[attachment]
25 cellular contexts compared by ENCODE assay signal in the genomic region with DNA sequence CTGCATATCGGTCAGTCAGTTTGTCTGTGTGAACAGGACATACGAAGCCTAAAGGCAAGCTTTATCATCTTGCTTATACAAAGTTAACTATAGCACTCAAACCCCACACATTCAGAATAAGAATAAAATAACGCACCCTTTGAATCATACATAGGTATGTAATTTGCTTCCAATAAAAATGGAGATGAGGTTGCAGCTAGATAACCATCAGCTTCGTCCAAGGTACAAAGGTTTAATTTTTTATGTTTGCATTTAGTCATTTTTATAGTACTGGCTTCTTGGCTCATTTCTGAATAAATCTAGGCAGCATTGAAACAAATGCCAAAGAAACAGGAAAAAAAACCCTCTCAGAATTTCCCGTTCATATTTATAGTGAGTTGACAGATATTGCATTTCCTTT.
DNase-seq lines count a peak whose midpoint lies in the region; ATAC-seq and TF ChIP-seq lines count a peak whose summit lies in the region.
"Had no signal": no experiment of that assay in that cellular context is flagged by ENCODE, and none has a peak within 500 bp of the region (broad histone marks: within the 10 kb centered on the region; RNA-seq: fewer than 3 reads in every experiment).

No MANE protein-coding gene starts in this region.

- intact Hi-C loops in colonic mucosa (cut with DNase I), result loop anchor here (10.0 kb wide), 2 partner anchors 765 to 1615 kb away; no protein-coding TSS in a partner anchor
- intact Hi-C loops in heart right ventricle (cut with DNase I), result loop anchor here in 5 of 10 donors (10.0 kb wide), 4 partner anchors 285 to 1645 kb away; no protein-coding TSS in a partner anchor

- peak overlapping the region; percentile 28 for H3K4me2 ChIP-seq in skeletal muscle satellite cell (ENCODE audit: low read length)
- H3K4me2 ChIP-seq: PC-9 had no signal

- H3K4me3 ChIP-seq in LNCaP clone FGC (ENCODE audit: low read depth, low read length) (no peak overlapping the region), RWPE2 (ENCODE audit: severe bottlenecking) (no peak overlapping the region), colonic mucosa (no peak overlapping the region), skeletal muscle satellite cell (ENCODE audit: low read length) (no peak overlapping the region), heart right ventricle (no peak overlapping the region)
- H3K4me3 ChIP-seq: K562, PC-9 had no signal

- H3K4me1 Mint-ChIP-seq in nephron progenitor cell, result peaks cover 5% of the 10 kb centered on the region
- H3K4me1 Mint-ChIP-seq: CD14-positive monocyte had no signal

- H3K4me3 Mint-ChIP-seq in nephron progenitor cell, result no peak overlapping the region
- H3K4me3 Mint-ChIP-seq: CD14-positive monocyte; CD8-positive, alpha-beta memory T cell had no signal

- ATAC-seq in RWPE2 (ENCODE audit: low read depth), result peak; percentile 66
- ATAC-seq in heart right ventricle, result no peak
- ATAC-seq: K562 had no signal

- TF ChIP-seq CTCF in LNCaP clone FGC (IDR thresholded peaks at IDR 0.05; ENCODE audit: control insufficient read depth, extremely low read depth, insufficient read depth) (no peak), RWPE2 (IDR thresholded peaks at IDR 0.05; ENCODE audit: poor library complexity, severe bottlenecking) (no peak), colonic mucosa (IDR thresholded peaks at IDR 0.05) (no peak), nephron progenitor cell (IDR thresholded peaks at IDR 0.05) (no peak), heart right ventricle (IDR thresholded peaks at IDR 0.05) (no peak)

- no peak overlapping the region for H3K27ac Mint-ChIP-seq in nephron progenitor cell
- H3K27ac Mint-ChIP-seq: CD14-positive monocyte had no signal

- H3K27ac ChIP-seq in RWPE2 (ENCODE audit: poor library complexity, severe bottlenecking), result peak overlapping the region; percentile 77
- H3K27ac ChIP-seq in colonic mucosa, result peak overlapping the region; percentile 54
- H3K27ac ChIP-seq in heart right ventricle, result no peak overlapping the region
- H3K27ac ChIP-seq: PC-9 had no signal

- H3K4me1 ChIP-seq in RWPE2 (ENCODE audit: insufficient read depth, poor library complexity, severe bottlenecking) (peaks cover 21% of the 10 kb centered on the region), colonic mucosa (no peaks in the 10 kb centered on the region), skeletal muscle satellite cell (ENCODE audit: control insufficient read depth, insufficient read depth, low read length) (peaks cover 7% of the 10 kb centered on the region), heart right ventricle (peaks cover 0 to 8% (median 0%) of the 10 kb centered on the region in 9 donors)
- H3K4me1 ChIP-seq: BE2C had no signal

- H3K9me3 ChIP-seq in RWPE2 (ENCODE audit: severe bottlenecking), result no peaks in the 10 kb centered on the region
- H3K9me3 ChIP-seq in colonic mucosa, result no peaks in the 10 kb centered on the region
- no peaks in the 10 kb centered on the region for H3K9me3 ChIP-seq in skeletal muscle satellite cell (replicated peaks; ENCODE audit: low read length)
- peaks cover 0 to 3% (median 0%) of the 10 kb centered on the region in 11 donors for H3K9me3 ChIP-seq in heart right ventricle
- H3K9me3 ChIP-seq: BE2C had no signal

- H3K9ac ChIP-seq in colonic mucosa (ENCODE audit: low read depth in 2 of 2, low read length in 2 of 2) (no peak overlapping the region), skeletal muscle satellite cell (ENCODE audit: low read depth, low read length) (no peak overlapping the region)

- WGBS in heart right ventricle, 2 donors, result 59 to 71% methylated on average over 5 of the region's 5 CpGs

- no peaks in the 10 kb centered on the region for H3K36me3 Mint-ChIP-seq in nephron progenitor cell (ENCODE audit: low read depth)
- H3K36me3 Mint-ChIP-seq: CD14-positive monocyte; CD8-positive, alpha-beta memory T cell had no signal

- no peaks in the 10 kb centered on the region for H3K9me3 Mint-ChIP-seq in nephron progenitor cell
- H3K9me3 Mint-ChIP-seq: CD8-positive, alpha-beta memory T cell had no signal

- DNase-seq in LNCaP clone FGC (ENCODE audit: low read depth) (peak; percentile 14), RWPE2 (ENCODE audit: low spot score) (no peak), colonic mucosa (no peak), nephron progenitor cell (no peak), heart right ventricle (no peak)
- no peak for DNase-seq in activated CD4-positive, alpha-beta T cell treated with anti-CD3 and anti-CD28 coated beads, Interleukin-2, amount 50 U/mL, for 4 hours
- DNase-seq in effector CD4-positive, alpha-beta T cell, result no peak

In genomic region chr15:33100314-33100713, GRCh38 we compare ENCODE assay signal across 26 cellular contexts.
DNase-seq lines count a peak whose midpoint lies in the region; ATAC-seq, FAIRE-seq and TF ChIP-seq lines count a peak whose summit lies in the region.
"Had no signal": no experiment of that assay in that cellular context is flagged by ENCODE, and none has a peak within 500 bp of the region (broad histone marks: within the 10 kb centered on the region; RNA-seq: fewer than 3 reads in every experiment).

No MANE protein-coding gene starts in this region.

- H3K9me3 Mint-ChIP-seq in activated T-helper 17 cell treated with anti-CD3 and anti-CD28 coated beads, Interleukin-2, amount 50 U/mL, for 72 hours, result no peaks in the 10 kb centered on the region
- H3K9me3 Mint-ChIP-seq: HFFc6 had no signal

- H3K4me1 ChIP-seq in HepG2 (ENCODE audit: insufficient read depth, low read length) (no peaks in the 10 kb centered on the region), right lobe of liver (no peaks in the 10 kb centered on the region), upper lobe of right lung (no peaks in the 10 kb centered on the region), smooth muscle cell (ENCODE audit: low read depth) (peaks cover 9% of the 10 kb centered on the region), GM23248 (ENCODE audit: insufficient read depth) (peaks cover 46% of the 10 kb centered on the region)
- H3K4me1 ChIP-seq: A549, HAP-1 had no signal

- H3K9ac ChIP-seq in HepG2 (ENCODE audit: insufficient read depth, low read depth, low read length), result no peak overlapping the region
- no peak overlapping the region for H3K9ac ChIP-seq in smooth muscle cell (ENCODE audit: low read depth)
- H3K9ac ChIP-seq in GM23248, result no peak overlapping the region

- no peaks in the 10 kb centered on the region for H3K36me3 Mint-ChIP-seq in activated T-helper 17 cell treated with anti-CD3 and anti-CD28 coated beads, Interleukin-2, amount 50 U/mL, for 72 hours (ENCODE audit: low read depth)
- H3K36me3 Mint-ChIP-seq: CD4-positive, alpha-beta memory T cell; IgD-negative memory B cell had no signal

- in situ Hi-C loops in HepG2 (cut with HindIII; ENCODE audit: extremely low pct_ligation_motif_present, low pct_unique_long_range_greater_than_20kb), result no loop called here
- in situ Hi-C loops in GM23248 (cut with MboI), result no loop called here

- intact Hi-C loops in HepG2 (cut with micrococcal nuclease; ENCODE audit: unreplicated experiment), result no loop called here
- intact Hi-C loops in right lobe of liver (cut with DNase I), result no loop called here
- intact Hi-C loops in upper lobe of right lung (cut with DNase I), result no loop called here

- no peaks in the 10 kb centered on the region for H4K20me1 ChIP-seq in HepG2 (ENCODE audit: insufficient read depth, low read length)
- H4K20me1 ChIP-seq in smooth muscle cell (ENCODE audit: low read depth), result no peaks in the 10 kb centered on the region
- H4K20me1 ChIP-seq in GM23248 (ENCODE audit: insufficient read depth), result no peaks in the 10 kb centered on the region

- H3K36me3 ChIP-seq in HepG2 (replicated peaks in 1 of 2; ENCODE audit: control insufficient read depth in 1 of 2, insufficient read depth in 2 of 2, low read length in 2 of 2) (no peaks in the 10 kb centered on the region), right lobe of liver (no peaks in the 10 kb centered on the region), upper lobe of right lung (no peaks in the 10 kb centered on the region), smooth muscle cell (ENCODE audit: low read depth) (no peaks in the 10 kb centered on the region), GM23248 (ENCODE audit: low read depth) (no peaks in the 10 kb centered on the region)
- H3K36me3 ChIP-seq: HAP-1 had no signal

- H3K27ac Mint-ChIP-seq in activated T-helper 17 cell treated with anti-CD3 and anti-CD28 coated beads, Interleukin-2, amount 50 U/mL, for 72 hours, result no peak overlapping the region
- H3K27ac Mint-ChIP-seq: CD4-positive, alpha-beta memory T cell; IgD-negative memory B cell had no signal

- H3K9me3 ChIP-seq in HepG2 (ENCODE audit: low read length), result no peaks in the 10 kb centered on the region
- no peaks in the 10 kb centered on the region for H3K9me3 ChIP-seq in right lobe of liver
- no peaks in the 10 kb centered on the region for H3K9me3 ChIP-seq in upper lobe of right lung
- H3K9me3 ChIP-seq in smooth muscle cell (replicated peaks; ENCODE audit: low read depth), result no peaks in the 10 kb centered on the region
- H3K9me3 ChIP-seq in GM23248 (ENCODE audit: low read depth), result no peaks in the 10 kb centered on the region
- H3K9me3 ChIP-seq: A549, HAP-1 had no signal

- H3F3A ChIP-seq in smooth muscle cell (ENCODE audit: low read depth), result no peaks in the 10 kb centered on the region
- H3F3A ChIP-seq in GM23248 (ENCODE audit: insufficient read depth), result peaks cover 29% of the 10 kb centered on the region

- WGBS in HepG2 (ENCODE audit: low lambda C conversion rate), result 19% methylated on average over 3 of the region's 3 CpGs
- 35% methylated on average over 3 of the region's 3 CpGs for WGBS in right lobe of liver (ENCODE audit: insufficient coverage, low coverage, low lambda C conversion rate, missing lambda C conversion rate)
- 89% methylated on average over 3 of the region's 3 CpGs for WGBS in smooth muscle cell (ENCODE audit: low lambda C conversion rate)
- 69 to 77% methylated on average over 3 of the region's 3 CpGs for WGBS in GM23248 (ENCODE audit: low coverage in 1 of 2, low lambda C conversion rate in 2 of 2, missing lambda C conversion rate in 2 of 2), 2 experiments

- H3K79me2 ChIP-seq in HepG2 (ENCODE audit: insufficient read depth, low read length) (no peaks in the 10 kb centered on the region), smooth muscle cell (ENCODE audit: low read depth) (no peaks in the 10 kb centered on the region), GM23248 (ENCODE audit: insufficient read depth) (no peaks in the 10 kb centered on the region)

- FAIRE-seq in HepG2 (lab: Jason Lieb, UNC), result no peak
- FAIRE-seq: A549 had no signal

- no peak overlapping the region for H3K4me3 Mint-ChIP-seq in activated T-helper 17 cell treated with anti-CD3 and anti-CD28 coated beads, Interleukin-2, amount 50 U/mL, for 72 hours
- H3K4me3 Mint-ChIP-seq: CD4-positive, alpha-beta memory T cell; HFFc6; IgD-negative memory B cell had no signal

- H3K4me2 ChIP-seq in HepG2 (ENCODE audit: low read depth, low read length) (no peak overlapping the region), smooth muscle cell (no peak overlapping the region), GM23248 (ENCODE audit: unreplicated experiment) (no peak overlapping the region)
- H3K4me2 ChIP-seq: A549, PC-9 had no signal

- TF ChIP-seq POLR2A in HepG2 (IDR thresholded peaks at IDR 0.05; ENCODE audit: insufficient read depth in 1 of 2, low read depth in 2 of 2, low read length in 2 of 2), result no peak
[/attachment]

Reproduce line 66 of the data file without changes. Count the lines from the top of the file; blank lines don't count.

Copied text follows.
- H3K9me3 ChIP-seq in HepG2 (ENCODE audit: low read length), result no peaks in the 10 kb centered on the region